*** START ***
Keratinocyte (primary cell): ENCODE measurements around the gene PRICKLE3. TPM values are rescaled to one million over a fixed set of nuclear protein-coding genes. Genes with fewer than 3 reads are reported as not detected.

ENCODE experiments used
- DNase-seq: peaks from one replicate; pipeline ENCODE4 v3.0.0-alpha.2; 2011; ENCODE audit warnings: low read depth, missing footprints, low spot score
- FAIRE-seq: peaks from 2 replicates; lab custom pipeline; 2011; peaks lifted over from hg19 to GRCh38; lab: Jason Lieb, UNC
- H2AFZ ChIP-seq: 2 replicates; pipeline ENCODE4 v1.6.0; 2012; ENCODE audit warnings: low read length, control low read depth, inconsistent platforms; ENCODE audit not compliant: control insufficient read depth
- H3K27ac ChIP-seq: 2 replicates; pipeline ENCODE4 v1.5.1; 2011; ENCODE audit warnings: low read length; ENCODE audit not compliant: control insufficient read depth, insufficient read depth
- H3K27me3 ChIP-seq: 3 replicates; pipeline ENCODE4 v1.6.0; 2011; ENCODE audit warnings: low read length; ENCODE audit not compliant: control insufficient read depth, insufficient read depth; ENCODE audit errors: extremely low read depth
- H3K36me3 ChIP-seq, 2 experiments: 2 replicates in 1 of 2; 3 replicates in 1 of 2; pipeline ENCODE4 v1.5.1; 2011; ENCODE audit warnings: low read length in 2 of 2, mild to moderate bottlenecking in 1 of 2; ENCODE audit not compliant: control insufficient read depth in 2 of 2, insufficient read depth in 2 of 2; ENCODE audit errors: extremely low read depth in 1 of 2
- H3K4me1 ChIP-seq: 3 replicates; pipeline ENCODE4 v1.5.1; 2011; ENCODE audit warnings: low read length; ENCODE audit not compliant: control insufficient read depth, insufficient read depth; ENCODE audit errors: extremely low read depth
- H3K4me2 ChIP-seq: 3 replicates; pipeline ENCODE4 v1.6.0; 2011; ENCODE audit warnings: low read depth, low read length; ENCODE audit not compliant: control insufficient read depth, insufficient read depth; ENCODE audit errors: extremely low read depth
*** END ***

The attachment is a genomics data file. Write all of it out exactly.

Keratinocyte (primary cell): ENCODE measurements around the gene PRICKLE3. TPM values are rescaled to one million over a fixed set of nuclear protein-coding genes. Genes with fewer than 3 reads are reported as not detected.

ENCODE experiments used
- DNase-seq: peaks from one replicate; pipeline ENCODE4 v3.0.0-alpha.2; 2011; ENCODE audit warnings: low read depth, missing footprints, low spot score
- FAIRE-seq: peaks from 2 replicates; lab custom pipeline; 2011; peaks lifted over from hg19 to GRCh38; lab: Jason Lieb, UNC
- H2AFZ ChIP-seq: 2 replicates; pipeline ENCODE4 v1.6.0; 2012; ENCODE audit warnings: low read length, control low read depth, inconsistent platforms; ENCODE audit not compliant: control insufficient read depth
- H3K27ac ChIP-seq: 2 replicates; pipeline ENCODE4 v1.5.1; 2011; ENCODE audit warnings: low read length; ENCODE audit not compliant: control insufficient read depth, insufficient read depth
- H3K27me3 ChIP-seq: 3 replicates; pipeline ENCODE4 v1.6.0; 2011; ENCODE audit warnings: low read length; ENCODE audit not compliant: control insufficient read depth, insufficient read depth; ENCODE audit errors: extremely low read depth
- H3K36me3 ChIP-seq, 2 experiments: 2 replicates in 1 of 2; 3 replicates in 1 of 2; pipeline ENCODE4 v1.5.1; 2011; ENCODE audit warnings: low read length in 2 of 2, mild to moderate bottlenecking in 1 of 2; ENCODE audit not compliant: control insufficient read depth in 2 of 2, insufficient read depth in 2 of 2; ENCODE audit errors: extremely low read depth in 1 of 2
- H3K4me1 ChIP-seq: 3 replicates; pipeline ENCODE4 v1.5.1; 2011; ENCODE audit warnings: low read length; ENCODE audit not compliant: control insufficient read depth, insufficient read depth; ENCODE audit errors: extremely low read depth
- H3K4me2 ChIP-seq: 3 replicates; pipeline ENCODE4 v1.6.0; 2011; ENCODE audit warnings: low read depth, low read length; ENCODE audit not compliant: control insufficient read depth, insufficient read depth; ENCODE audit errors: extremely low read depth